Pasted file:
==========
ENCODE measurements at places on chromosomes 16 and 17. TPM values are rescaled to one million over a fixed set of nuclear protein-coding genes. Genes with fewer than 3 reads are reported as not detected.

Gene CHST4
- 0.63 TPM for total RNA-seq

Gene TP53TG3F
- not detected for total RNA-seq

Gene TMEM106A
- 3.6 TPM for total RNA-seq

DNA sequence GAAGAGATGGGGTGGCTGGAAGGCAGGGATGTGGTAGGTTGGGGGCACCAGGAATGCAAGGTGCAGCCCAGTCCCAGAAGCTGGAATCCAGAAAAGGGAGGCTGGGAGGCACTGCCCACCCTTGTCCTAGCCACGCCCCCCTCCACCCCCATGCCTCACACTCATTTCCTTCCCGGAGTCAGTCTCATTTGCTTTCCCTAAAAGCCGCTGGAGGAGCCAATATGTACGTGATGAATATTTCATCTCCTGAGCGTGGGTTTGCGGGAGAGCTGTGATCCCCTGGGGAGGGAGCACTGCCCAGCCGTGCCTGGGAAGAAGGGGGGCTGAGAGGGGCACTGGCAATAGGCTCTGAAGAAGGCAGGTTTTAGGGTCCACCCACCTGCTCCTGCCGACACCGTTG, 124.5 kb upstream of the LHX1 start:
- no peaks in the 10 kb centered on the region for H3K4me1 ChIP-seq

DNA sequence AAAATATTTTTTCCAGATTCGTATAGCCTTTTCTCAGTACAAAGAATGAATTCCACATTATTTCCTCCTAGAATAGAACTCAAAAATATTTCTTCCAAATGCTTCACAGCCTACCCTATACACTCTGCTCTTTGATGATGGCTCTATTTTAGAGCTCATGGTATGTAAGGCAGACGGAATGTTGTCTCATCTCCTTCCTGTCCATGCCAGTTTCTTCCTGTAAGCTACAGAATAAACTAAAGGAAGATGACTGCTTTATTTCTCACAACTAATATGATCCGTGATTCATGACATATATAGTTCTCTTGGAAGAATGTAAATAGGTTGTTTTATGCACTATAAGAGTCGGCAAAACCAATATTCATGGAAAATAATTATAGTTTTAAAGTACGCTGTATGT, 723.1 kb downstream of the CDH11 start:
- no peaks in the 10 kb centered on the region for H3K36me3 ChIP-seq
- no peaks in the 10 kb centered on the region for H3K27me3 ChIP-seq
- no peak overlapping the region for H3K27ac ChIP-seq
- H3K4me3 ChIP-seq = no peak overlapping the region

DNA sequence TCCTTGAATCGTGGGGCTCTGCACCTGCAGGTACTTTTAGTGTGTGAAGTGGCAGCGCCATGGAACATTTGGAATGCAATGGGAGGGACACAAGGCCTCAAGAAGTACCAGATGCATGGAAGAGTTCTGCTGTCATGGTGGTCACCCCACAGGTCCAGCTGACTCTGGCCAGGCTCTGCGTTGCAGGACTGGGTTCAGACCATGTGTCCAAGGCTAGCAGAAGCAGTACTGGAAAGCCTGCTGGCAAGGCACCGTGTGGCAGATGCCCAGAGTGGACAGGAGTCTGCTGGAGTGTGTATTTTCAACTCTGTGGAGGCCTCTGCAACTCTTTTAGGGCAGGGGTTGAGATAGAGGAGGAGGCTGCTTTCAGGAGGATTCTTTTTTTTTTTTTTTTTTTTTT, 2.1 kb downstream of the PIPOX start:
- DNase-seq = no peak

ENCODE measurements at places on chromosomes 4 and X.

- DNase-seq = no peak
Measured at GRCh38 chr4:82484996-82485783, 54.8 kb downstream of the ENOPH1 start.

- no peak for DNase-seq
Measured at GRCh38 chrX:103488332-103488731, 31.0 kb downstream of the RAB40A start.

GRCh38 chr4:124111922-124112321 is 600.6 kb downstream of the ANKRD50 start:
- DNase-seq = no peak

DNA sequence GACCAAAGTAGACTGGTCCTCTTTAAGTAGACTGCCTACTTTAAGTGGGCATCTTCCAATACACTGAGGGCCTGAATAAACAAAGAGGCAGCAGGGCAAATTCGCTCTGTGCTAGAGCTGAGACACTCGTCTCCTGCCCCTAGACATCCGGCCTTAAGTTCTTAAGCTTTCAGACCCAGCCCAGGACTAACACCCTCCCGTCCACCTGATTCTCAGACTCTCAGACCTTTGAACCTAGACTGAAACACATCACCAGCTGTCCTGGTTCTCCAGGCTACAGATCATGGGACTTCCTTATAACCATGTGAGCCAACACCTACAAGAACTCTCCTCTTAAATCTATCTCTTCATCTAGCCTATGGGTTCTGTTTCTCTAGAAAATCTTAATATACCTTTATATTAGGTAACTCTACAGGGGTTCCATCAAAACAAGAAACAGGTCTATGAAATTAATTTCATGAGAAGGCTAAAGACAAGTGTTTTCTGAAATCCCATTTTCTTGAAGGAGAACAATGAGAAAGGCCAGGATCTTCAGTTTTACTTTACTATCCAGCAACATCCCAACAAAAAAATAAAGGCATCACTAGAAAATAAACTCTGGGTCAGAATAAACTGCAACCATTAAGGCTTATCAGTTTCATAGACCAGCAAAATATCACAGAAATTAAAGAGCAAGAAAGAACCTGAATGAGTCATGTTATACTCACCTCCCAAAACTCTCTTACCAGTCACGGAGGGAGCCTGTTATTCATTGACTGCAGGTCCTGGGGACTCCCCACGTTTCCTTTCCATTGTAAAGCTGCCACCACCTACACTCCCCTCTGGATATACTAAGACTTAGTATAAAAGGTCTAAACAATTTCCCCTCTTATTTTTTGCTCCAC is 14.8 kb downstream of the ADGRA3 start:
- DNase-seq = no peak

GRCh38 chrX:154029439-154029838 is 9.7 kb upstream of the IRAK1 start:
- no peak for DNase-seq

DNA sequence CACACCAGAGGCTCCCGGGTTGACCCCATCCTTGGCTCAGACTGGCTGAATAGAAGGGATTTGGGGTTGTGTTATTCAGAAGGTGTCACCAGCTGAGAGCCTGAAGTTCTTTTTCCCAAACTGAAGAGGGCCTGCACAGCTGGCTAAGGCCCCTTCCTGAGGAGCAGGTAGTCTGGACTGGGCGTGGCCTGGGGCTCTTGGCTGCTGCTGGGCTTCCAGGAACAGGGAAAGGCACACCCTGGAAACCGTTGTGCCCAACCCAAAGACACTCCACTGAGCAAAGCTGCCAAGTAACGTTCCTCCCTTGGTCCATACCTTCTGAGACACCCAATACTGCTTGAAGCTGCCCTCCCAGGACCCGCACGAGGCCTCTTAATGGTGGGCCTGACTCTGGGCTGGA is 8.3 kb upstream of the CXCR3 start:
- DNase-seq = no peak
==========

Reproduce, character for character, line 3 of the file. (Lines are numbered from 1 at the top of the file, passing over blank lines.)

- 0.63 TPM for total RNA-seq